It is also implausible that Paul meant us to war against nations or generalized political authorities. In 2 Corinthians, he makes this clear.

"For though we live in the world, we do not wage war as the world does. The weapons we fight with are not the weapons of the world. On the contrary, they have divine power to demolish strongholds. We demolish arguments and every pretension that sets itself up against the knowledge of God, and we take captive every thought to make it obedient to Christ." (2 Corinthians 10:3-5)

Thus, as Christians we are not meant to wage war using worldly weapons. Even if we do fight against other nations or against ideas, we are not to use the weapons of the world. In fact, it is dangerous to wage war against ideas using worldly weapons. If we justify war by claiming our war is against ideas, such as the "war on terrorism" or the "war against extremism," we forget that these phrases are merely euphemisms. After all, a war of ideas still kills humans, not ideas.

J. William Fullbright wrote, "Man's capacity for decent behavior seems to vary directly with his perception of others as individual humans with human motives and feelings, whereas his capacity for barbarism seems related to his perception of an adversary in abstract terms." In other words, the more we view conflict in abstract terms, the more susceptible we become to justifying barbaric acts with the pretense of warring against ideas. This is not what God intended for His followers. Our wars against ideas, against spiritual forces, and against Satan must be fought with spiritual weapons, not with the weapons of the world.

The Israeli-Palestinian conflict is a good example of what occurs when a "war of ideas" is fought with worldly weapons. Because ideas do not die, these worldly wars lead to further escalation of complex conflict, national fear and paranoia, increasingly gruesome bloodshed, and political unrest. As Christians, we are called to make peace, and abstain from waging war with weapons unsuitable to a people of God.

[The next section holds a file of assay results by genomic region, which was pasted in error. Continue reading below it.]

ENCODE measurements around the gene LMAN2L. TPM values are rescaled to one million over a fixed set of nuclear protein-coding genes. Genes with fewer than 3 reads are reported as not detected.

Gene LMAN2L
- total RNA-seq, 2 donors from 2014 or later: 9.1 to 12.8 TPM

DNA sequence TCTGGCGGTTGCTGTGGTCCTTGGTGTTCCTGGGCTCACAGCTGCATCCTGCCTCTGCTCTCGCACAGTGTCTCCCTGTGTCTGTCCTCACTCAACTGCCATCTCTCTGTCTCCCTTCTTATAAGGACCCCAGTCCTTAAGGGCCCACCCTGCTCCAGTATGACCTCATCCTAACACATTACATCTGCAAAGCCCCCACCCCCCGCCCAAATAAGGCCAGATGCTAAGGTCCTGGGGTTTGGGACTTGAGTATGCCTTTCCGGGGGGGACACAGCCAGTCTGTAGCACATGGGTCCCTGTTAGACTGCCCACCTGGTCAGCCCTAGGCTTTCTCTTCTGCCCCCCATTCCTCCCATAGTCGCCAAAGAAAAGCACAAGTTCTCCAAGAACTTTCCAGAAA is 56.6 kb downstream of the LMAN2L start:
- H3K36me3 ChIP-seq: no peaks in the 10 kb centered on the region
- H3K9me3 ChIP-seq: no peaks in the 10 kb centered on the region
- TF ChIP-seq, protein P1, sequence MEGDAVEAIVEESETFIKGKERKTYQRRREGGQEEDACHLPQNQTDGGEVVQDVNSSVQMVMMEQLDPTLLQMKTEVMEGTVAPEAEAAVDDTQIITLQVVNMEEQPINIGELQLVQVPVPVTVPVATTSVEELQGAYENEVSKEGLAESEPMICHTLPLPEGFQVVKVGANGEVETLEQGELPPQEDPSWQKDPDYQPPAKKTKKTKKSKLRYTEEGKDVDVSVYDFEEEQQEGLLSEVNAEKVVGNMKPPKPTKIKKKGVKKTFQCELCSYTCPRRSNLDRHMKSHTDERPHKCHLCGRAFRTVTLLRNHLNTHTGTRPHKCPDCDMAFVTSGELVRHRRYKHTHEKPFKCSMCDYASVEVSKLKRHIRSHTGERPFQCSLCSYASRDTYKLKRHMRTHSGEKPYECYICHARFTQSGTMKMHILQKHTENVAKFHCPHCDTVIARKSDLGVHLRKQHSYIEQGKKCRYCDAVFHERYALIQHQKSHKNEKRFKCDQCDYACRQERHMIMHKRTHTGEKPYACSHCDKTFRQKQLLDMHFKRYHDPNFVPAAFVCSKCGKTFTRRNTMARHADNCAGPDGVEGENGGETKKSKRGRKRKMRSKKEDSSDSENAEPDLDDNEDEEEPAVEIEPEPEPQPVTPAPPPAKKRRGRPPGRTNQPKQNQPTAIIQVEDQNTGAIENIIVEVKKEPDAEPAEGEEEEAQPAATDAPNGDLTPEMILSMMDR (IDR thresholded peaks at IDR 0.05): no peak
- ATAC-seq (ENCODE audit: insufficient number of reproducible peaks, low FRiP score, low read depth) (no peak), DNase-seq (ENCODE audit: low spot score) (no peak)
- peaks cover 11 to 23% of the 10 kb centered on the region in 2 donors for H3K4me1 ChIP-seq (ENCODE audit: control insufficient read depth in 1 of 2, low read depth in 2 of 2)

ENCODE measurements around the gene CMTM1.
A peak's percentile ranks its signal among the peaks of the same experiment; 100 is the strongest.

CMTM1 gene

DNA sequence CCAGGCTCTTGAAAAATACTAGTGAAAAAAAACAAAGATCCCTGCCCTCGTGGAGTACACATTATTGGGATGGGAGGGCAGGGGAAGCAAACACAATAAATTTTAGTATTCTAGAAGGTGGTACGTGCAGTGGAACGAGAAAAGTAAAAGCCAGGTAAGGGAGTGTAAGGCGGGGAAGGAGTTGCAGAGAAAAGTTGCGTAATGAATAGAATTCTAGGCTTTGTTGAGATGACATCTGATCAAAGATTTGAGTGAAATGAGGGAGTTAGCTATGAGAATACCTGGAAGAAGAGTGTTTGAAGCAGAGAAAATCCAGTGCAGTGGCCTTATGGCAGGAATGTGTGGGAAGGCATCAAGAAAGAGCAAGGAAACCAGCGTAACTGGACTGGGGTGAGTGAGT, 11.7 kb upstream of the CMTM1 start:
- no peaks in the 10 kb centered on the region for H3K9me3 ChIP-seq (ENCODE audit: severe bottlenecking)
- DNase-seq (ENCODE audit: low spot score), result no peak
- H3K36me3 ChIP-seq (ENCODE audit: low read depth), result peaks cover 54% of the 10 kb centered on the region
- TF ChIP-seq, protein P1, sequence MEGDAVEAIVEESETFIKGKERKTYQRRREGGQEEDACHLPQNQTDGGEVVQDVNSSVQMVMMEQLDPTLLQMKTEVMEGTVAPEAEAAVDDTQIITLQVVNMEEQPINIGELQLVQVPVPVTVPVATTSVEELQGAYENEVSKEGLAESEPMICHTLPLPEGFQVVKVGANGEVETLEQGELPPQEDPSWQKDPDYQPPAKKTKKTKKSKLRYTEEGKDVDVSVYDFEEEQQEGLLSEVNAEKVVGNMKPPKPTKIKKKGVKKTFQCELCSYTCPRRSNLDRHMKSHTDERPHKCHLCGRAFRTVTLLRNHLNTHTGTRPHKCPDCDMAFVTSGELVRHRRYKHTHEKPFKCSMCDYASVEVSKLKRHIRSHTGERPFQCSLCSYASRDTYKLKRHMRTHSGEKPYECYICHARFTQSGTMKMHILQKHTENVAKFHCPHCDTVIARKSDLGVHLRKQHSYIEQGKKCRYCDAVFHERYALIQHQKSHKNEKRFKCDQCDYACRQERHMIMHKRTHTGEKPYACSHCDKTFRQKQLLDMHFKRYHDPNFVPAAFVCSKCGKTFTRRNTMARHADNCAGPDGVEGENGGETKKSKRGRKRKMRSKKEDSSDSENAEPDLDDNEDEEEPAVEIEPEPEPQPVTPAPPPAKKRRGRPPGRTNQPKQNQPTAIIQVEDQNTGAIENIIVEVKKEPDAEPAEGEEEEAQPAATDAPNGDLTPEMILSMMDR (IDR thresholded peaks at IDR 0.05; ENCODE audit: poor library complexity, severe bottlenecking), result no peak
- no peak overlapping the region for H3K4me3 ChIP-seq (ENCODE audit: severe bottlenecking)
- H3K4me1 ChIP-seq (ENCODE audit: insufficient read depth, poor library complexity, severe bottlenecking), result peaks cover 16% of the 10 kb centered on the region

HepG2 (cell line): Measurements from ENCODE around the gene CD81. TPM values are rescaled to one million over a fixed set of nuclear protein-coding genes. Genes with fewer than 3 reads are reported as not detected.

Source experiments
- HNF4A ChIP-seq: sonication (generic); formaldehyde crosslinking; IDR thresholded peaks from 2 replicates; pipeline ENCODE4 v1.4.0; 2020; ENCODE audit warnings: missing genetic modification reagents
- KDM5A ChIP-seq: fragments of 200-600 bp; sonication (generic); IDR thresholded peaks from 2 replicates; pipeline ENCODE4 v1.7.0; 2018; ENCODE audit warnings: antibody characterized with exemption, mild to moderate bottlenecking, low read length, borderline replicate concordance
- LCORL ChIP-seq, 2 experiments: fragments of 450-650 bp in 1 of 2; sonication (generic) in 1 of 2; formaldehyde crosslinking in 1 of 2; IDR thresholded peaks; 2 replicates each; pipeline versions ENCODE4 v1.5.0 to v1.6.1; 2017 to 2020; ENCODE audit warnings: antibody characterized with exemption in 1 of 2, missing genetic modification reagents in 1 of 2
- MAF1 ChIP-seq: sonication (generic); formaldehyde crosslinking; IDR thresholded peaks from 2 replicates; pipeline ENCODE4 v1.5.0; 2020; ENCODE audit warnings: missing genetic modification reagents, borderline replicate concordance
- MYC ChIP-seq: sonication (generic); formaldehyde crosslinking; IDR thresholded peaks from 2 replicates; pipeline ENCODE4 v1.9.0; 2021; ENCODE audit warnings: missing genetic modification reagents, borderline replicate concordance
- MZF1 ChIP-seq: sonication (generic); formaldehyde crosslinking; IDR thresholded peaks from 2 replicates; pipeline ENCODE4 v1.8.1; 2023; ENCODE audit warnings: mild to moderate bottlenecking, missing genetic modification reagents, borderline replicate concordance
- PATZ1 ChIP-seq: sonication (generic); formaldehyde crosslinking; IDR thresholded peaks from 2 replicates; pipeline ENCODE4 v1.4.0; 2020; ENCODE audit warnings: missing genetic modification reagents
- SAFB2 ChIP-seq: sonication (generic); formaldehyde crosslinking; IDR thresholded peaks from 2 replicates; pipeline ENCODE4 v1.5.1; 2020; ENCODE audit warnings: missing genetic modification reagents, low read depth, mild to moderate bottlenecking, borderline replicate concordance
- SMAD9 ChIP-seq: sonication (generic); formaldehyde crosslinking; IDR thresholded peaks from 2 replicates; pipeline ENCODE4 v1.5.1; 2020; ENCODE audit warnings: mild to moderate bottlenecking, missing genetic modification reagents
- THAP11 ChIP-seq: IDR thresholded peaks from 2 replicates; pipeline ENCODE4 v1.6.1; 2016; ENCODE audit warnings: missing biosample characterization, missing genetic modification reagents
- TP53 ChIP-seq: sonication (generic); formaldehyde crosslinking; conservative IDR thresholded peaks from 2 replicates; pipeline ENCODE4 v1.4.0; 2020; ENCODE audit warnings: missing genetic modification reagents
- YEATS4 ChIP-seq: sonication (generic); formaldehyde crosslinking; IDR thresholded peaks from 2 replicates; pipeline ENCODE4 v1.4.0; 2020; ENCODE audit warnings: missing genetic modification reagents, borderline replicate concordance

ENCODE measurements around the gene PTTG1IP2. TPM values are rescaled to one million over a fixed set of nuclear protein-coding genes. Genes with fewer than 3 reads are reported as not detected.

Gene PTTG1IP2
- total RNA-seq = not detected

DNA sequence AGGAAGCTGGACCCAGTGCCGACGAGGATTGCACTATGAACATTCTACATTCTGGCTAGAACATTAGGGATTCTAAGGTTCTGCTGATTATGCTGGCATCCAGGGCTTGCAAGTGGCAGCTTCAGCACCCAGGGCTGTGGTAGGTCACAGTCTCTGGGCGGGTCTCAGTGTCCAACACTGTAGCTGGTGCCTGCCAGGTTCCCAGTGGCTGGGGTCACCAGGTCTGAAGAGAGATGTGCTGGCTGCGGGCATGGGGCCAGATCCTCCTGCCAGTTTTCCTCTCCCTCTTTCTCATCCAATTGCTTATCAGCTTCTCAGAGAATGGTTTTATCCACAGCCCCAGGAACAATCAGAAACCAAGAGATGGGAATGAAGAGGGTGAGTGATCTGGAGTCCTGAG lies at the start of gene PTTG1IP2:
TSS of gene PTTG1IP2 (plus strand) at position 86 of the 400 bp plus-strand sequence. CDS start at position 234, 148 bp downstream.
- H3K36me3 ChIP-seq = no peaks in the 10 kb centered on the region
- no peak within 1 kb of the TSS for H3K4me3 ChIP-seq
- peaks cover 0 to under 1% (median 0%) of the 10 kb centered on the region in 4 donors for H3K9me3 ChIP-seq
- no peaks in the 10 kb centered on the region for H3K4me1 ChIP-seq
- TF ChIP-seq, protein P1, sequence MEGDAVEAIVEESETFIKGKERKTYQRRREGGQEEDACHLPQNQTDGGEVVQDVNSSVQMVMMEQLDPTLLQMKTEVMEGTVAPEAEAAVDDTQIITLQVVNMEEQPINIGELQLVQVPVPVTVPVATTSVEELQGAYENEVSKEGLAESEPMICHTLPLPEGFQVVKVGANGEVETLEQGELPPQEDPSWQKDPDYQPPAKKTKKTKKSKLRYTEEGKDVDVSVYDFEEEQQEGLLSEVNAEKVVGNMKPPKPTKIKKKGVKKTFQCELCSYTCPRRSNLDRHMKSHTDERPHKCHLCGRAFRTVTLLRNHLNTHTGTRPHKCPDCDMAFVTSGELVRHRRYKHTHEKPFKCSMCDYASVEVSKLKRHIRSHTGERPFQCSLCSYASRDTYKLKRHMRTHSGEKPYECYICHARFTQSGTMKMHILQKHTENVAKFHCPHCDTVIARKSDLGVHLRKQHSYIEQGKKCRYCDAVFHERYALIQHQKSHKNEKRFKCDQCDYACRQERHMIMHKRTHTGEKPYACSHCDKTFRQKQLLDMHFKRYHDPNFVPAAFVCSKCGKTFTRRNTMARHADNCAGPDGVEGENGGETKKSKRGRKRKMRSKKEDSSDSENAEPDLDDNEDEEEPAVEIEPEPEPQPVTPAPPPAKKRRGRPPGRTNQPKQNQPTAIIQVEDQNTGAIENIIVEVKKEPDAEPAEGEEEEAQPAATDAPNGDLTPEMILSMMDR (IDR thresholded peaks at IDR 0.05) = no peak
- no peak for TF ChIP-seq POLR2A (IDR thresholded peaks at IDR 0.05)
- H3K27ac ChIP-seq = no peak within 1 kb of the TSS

Our war is not a war of the world, and our weapons are not weapons of the world. Instead, our fight is a fight of faith. We are commanded to fight for salvation, and our victory is eternal life. The Christian imprisons his/her own thoughts to make them obedient to God. The Christian demolishes wisdom that is contrary to the knowledge of God.

Finally, our peace is not a worldly peace that we establish by waging war. Our security is from God, not from airline checks and intelligence agencies. The light that we give to men is not the light of democracy or any other worldly philosophy. We are instead ambassadors of peace, elected by God to preach the message of peace to all men in all nations.

My experiences have taught me the importance of these convictions. After September 11th, American started on a path toward greater entanglement in a war that cannot be won with earthly weapons. Today in Israel-Palestine, we continue to see the devastating consequences of what happens when godly men engage in ungodly wars. As we remember September 11th, let us remember the message of the gospel. We are children of God, commanded to preach the gospel of love to everyone. Our battle, and our weapons, belong to the Lord!